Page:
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Wednesday, May 4, 2016

Gray Matter: Last of Heline trilogy

Monday, August 14, 2006

Today I want to bring you one more piece of the Heline story. It would not be complete without an account of the third generation now living on that land. The older daughter of Oscar and Polly Heline, Halcyon Botkin, and her late husband John "Jack" retired there from Tulsa, OK where he had been a consulting geophysicist in the petroleum industry. Since Jack's death in 2001 she has divided her time between Oklahoma, where two of her children live, and her beloved Iowa.

The younger of the daughters, Nancy Hier, following a successful teaching career in Colorado, came back with her late husband, Robert "Bob," also a teacher, when they both retired. Bob passed away in 1997. Nancy seems to have been "born to teach," though it was almost a second career for her. She attended Iowa State, where she majored in agriculture, intending to follow her father, Oscar, and brother John, in tilling the land. In time, finding herself a single mother with two sons to raise, she changed directions. After completing certification courses, she began teaching fifth grade. What most of us would consider the high point of her remarkable career came when she was nominated Teacher of the Year for the state of Colorado in the early seventies. But, according to Nancy, the real "highs" were the times when students, parents, or fellow teachers expressed appreciation for her efforts.

In order to improve the quality of their teaching, Hier and a colleague requested a sabbatical year to travel across the country exchanging ideas, on methods and experiences, with their peers. Their travels took them to the East Coast and back and resulted in volumes of notes and photographs. From these materials they were able to augment the upper elementary American history curriculum for their entire district.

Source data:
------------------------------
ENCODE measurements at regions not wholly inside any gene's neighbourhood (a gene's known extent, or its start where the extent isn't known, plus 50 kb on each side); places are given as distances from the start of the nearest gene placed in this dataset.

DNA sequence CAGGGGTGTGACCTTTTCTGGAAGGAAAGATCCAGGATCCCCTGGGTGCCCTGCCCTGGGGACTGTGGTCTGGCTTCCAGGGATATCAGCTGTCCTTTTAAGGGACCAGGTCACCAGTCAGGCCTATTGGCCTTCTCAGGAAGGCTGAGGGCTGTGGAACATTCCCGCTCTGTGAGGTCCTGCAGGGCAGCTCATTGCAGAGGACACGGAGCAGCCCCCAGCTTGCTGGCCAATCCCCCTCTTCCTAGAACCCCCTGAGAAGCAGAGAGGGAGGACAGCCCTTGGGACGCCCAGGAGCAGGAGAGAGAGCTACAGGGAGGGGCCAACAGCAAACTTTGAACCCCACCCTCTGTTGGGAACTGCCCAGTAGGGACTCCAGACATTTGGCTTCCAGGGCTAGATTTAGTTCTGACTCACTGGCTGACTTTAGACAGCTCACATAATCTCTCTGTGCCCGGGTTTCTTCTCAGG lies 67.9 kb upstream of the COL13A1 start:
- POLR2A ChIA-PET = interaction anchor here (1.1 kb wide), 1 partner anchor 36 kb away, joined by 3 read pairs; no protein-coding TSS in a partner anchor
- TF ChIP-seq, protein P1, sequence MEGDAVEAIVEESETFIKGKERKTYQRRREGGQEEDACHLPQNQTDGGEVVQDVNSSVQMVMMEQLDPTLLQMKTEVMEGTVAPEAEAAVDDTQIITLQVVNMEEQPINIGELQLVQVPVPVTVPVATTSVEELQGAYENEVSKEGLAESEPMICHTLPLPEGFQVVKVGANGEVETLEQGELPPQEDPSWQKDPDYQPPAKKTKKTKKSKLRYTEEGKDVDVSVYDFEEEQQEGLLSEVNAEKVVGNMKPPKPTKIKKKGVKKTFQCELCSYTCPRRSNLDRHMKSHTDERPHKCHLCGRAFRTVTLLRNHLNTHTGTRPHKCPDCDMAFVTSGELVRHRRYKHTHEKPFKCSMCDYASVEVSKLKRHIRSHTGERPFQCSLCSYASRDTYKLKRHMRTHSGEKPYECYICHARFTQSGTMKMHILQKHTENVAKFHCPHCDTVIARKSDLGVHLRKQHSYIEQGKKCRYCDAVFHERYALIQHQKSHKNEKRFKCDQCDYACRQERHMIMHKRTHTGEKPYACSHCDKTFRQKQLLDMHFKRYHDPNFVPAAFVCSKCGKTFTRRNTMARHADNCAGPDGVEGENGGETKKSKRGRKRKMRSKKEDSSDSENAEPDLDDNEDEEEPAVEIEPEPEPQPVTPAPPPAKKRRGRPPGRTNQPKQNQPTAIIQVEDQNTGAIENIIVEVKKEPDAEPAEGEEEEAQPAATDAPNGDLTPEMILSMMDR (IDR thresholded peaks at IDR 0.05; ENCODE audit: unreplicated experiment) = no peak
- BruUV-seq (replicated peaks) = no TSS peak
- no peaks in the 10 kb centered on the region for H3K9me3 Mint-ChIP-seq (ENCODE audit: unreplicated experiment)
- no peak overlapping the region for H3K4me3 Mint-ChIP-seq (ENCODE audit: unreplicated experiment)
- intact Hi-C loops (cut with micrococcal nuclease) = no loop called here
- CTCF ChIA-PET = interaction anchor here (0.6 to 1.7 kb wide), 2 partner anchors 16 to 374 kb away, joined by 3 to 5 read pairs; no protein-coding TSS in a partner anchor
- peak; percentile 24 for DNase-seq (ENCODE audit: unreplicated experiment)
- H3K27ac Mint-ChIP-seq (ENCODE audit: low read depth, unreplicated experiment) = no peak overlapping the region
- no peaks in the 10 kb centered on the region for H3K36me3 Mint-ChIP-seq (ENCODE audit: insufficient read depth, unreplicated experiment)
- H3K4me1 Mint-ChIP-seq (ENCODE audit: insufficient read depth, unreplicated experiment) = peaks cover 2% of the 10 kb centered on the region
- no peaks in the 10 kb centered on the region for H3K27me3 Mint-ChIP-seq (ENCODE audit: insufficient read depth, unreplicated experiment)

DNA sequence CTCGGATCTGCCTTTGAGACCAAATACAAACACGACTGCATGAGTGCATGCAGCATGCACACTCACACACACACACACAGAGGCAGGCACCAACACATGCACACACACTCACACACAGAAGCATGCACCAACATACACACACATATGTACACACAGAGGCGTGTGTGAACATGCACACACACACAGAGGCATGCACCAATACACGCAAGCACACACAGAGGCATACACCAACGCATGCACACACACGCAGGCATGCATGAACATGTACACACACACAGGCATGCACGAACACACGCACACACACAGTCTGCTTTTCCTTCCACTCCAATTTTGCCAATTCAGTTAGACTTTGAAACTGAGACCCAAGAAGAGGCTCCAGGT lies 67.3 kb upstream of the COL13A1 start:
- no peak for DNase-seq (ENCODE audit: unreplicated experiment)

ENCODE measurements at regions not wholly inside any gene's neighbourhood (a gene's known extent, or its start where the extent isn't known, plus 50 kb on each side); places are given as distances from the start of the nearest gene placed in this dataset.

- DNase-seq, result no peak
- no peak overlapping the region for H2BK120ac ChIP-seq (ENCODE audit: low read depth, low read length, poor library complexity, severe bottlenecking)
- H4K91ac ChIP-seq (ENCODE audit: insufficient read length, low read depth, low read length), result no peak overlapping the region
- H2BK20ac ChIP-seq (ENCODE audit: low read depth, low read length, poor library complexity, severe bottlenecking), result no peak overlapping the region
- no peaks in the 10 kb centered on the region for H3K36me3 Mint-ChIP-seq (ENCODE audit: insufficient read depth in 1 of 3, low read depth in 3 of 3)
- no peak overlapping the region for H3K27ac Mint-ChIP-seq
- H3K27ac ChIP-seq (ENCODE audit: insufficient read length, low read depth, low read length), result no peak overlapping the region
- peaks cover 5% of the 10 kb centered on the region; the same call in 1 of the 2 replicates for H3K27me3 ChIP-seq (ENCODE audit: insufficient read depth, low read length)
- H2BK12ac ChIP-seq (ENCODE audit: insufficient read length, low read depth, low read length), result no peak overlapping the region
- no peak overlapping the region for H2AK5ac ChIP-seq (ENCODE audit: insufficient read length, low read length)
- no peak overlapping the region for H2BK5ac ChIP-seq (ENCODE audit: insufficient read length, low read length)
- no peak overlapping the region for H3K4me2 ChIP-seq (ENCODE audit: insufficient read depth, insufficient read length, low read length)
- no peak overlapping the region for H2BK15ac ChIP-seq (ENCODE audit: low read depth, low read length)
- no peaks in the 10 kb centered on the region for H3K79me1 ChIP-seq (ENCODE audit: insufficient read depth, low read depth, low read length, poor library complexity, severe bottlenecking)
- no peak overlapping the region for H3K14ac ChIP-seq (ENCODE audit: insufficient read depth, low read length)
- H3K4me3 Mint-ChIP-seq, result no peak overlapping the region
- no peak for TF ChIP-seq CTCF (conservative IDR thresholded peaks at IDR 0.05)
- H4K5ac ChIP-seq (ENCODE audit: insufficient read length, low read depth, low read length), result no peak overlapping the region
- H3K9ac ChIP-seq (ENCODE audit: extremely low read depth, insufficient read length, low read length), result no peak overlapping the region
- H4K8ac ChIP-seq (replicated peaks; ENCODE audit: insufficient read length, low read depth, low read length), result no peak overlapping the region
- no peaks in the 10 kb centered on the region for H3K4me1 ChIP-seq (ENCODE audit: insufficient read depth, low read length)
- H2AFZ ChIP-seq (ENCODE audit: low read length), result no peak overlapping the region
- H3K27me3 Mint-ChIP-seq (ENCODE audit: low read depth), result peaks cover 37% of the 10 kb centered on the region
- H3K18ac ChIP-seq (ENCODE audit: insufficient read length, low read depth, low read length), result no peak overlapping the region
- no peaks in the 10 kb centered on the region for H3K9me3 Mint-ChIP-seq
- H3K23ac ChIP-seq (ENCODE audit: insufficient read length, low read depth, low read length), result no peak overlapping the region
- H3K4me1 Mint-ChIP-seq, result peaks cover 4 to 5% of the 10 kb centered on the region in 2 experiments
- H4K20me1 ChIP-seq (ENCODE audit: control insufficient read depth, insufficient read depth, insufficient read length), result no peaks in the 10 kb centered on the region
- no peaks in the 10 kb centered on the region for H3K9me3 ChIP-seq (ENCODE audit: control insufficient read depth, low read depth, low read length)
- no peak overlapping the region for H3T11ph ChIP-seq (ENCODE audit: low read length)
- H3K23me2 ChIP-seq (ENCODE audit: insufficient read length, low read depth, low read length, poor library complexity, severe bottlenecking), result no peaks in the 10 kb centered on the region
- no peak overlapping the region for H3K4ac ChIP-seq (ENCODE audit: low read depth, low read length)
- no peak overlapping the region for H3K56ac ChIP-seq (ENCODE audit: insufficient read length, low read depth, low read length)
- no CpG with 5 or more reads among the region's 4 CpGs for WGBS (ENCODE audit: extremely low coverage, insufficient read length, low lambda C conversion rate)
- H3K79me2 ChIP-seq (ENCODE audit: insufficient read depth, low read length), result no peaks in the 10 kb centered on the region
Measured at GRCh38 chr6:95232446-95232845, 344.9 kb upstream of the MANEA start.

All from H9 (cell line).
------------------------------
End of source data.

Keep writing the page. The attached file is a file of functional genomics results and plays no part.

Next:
Though supposedly retired, Nancy is still available as a resource person for area educators. In appropriate costume, she visits classrooms to demonstrate a number of early-day activities, giving her young audiences insights impossible to gain from the best of texts and videos. This seems most appropriate for, as I have been telling her, she is actually the curator of the "Heline Living History Farm".

I was touched when Nancy confided that, much as she enjoys those historic presentations, she's even more enthusiastic about tutoring three youngsters with learning problems, which she did in the MMC Middle School this past semester. Her eyes really lit up as she told me what a joy it was seeing their reactions when things started falling into place and they began to realize their own potential.

Now, just one more thing before I close. I've learned that the unique Heline heritage is not ending. The next generation, Halcyon's and Nancy's offspring, includes a space scientist, an international businessman, a medical doctor, and a film maker who recently came back to the states from far-off New Zealand. It sounds to me as though there are still a great many stories out there, just waiting to be told!